It’s great that the Pope has decided to finally bring science and the Christian faith together. Hopefully other religious leaders, and for that matter, political leaders will follow suit and provide support for the environmental movement, which seeks to benefit everyone. It’s also great seeing solutions being implemented on small scale levels, like at the Holy Cross Abbey in Berryville, because every little bit does help. If more and more individuals take follow the example of their political and religious leaders are, then we are on the right track to remediating our environment.
It is good to see the leaders of the Catholic Church engaging their followers with environmental science and that they incorporate stewardship of the land into the fundamental values of religion; Such a union has the potential to rapidly shift minds and attitudes to value the environment over immediate economic benefits.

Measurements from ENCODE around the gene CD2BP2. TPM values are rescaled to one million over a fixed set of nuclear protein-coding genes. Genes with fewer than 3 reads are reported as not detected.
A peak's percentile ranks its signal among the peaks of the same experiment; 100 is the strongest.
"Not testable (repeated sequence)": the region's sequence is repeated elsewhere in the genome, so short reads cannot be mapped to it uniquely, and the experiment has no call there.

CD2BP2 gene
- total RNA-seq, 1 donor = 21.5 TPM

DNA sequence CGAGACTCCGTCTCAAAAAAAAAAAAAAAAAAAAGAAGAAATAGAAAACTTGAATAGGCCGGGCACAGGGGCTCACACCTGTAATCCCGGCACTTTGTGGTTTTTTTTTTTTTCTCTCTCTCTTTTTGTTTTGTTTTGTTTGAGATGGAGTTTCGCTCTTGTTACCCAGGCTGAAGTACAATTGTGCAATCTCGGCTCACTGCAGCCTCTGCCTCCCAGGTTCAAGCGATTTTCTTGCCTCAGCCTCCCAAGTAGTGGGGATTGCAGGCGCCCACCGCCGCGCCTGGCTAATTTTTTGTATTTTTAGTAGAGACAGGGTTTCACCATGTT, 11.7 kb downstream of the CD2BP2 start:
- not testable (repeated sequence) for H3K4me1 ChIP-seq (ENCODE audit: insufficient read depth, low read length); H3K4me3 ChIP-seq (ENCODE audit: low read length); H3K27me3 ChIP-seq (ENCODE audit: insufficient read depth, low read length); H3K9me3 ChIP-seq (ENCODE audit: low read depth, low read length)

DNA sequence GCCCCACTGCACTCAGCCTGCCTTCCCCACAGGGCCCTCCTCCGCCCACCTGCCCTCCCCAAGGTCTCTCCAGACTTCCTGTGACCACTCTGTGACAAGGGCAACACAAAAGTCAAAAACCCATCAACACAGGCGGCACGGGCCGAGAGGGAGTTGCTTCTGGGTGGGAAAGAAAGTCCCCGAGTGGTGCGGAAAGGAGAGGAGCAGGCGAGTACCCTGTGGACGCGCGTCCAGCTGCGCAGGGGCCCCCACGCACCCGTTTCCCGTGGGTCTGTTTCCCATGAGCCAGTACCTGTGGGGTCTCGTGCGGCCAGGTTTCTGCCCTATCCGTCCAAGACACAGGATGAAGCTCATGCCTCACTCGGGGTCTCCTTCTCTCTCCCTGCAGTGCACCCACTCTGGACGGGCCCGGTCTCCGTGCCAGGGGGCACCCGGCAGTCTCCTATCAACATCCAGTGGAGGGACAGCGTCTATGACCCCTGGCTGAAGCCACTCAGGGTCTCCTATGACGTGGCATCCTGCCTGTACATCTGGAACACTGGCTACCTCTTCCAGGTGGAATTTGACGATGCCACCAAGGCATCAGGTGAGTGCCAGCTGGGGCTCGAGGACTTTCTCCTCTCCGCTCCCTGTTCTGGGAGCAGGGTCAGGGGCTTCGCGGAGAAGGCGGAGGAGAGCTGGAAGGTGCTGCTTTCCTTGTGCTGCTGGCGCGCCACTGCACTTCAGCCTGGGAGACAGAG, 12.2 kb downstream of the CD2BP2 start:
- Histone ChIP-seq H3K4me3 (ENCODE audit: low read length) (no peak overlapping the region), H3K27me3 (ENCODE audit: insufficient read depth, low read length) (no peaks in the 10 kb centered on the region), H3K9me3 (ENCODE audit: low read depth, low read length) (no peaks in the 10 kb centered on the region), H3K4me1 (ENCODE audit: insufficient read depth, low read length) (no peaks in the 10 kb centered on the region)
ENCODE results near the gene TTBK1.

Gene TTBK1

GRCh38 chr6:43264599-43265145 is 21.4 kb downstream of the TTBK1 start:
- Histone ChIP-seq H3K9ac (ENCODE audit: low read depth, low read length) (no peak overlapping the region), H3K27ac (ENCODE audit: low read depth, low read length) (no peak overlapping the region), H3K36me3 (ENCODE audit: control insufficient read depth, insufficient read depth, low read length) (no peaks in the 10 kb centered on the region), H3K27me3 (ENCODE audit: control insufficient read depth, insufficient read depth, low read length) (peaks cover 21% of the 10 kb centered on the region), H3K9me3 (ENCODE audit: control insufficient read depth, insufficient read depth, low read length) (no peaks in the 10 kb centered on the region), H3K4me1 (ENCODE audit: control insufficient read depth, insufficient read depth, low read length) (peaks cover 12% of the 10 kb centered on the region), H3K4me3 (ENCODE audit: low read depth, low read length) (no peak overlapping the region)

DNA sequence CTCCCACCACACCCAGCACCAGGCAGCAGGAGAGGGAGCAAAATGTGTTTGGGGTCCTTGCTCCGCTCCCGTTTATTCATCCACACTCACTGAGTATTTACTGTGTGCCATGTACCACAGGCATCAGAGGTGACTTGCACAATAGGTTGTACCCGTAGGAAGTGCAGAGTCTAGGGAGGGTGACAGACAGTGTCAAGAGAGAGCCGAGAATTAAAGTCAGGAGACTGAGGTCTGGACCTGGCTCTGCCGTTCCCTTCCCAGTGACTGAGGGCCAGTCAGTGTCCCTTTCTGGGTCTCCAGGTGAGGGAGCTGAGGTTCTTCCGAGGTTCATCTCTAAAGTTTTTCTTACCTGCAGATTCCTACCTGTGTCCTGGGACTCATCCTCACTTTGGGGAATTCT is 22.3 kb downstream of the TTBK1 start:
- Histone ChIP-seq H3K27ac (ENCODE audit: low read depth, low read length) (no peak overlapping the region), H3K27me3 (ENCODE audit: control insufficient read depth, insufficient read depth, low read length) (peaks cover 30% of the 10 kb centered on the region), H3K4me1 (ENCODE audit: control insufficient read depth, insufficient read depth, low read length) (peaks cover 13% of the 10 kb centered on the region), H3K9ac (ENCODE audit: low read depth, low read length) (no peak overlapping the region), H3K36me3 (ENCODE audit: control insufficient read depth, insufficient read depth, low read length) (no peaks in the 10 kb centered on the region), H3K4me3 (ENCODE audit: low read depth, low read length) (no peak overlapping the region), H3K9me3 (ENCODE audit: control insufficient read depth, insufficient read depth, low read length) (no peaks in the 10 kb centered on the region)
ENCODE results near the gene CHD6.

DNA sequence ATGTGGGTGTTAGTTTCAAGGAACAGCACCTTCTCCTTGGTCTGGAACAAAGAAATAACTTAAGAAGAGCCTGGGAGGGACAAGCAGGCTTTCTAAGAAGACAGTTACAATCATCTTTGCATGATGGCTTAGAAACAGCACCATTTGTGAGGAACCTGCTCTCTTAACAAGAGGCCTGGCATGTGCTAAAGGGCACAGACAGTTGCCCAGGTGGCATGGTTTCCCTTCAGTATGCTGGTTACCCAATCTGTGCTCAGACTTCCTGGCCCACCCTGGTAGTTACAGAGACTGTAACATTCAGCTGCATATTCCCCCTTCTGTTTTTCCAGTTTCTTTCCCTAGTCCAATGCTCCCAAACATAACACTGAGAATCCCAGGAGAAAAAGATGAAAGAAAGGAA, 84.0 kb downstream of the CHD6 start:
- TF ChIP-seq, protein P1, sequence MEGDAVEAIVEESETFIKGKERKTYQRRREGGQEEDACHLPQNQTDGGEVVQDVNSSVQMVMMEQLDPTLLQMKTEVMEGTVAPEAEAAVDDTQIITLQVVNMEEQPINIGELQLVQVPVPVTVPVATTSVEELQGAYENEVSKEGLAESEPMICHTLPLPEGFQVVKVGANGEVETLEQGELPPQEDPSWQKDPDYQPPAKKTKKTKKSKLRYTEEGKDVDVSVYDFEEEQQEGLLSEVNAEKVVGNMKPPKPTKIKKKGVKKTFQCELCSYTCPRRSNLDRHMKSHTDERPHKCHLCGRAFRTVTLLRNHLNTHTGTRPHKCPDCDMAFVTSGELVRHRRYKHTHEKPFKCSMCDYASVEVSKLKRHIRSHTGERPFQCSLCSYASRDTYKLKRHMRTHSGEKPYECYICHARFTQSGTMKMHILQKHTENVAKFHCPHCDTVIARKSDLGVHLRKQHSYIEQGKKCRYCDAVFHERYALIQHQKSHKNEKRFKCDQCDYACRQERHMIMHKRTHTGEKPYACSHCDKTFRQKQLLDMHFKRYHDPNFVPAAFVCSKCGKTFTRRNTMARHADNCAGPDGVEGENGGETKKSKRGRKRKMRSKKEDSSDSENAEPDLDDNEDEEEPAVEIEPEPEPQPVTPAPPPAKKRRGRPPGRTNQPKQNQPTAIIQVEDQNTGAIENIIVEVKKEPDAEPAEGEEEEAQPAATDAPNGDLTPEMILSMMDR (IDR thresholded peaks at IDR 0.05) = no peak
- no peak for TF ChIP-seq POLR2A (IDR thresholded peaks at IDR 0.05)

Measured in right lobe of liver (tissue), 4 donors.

Growing up in the Catholic church and in Catholic school, it is good to see the religious side agree with the scientists about the environmental issues facing us today. It just further shows that the evidence is there to support climate change and people are starting to pay attention to it. With religious leaders and monasteries starting to act on these issues, hopefully followers across the world will act as well to preserve and manage the land correctly.